Trademark infringement occurs when someone uses a trademark without proper authorization. This can lead to confusion among consumers and harm the reputation of the original trademark owner.
Here are five common forms of trademark infringement that you should be aware of.
1. Direct infringement
Individuals or entities can register trademarks for their protection with the U.S. Patent and Trademark Office. Direct infringement happens when a person or entity uses a trademark that is identical or strikingly similar to an existing trademark.
2. Confusingly similar trademarks
This form of infringement occurs when a trademark is not exactly the same as an existing one, but is similar enough to potentially confuse consumers. For instance, if a company were to create a product with a name that closely resembles a popular brand, consumers may mistake it for the original.
Dilution happens when someone uses a trademark in a way that diminishes its distinctive quality or reputation. This can occur even if there is no direct competition between the two parties. For example, if a company were to use a well-known trademark to promote a completely unrelated product, it could dilute the original trademark’s value.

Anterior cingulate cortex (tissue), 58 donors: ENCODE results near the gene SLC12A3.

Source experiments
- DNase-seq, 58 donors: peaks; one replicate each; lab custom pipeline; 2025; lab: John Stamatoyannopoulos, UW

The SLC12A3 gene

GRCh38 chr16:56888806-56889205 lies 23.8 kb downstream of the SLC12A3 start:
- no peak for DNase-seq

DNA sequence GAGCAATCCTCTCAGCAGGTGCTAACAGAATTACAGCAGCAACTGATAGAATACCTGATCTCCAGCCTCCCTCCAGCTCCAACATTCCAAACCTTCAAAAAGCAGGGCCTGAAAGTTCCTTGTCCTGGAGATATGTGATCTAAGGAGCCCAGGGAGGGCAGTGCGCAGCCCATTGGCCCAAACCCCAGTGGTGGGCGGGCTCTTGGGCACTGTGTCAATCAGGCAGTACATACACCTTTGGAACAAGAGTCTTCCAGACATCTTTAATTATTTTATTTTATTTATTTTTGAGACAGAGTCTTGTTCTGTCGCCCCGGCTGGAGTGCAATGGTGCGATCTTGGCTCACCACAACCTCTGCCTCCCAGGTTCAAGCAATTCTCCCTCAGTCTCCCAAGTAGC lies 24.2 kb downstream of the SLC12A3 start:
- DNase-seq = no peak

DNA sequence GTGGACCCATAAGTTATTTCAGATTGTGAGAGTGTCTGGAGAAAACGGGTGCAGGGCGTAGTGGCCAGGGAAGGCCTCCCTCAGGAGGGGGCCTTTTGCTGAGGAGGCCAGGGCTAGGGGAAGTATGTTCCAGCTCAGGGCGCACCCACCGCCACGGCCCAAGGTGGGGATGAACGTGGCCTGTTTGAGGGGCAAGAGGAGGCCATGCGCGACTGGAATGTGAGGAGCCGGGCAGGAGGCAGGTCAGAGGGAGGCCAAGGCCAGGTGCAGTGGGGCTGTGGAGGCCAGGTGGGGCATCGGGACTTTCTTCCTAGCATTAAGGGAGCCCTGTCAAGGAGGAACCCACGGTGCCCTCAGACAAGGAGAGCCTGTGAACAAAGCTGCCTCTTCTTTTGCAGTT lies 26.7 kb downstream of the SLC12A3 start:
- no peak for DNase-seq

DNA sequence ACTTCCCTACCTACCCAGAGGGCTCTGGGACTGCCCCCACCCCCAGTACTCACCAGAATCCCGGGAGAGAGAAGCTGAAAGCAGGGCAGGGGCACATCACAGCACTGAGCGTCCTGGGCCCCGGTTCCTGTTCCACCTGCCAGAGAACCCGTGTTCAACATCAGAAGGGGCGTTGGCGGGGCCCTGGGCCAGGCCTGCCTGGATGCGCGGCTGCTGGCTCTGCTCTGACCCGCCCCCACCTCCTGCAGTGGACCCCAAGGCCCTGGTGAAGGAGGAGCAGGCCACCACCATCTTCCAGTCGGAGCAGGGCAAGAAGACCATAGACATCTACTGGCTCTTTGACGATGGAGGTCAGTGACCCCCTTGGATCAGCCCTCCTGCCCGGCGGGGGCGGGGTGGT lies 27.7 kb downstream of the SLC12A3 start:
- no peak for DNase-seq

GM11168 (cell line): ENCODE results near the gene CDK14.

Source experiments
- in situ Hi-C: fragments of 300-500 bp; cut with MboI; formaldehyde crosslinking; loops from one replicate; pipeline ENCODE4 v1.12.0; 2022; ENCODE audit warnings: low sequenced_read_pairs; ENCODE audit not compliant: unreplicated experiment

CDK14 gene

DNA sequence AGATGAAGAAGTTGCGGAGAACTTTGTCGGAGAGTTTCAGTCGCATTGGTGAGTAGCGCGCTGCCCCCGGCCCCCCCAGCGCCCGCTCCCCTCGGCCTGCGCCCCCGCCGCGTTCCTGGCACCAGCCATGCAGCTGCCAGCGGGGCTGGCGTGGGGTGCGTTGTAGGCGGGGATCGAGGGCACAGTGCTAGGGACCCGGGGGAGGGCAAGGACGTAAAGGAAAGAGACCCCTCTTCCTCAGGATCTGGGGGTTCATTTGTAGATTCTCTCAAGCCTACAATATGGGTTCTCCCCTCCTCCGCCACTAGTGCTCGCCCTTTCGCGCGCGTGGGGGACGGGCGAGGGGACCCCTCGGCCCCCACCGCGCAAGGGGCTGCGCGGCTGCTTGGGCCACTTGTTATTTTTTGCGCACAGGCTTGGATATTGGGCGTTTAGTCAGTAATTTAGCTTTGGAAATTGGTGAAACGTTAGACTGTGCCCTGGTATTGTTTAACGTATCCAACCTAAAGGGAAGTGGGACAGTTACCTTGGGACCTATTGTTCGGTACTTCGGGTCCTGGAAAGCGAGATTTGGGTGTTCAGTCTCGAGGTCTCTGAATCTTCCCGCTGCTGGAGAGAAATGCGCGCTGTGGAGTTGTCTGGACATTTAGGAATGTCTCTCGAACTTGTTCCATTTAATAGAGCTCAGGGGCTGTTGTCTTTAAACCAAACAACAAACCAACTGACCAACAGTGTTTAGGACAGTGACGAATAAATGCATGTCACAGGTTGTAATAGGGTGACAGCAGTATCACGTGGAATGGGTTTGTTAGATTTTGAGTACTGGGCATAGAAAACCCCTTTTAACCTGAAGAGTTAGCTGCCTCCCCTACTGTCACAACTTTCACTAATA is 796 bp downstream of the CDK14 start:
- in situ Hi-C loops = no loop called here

Counterfeiting involves the production and sale of fake goods that bear a trademark without the authorization of the trademark owner. This type of infringement not only harms the reputation of the original trademark, but it can also pose risks to consumer health and safety.
Cybersquatting involves registering, trafficking or using a domain name that is identical or confusingly similar to an existing trademark. This can divert internet traffic away from the legitimate owner’s website, causing potential loss of business and reputation.
By being aware of these common types of infringement, you can take the necessary steps to prevent unauthorized use of their trademarks and safeguard their brand identity.